Weekly column by Konstantin von Eggert
Georgian President Mikheil Saakashvili confounded his critics, won a place in history and preserved his political future. All this was achieved on October 2 when he admitted that his United National Movement had been defeated in the parliamentary elections.
Konstantin von Eggert
Saakashvili’s critics at home, and especially those in Moscow, predicted that he would never concede defeat and that he would do anything and everything possible, including cancelling the election results and arresting his opponents, to keep his party in power. However, OSCE and Council of Europe observers, and the winners themselves – the “Georgian Dream” coalition headed by Georgia’s richest man Bidzina Ivanishvili – have all admitted that, although irregularities did take place, the poll was free and fair.
Saakashvili’s announcement is significant, because under the constitutional reforms promulgated in 2010, the president loses most of his executive powers in October 2013, when Saakashvili steps down as head of state. These powers will pass to the prime minister, who is appointed by the parliamentary majority – which means it is Mr Ivanishvili who will be driving Georgian policy soon. That is, provided his “Georgian Dream” coalition of a dozen parties is still extant in a year’s time.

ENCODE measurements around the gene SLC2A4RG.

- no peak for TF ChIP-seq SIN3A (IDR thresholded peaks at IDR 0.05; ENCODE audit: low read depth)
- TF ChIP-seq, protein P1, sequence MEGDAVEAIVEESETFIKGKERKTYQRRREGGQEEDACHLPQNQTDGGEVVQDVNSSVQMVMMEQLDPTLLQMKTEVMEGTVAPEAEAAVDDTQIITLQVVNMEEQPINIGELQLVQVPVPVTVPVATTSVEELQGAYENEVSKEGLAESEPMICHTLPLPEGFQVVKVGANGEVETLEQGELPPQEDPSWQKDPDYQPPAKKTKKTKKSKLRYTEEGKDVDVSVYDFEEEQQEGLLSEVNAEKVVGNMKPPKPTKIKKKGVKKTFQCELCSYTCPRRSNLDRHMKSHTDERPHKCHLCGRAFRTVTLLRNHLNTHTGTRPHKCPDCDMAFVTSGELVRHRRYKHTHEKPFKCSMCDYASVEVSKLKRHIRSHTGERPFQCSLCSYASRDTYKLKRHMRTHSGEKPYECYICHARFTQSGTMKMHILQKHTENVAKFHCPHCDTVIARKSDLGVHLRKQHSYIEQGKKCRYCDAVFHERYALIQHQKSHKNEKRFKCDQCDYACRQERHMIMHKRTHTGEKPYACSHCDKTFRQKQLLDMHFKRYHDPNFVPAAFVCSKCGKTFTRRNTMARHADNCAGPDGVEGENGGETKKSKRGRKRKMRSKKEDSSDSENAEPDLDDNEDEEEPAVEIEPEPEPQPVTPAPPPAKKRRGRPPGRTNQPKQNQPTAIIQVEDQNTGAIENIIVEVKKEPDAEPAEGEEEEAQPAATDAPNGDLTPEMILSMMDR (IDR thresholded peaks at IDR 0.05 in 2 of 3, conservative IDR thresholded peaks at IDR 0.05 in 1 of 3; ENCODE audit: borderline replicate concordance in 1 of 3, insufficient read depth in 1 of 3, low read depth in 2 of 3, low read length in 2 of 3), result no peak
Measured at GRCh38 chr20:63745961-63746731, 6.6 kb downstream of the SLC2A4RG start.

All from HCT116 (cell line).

Russia’s official position was expressed not by President Vladimir Putin, but by Prime Minister Dmitry Medvedev. It was in 2008, on his watch as president, that Russia went to war with Georgia, effectively annexing the formerly autonomous Georgian areas of Abkhazia and South Ossetia recognizing their independence as sovereign states.
Medvedev said that Georgian society “evidently wanted change” and expressed hope that “more responsible and constructive forces” will shape policies in Tbilisi. Soon we’ll probably have a better idea of what he means.
Ivanishvili, who made his fortune in Russia in the murky 1990s is dogged by his opponents’ accusations that he is the Kremlin’s Trojan horse in Georgia. He vehemently denies this, repeating time and time again that he supports and will continue President Saakashvili’s course towards NATO and EU integration, that he will not force Georgia to rejoin the CIS, and that he will never recognize the secession of Abkhazia and South Ossetia – clearly a precondition for the restoration of diplomatic relations with Moscow.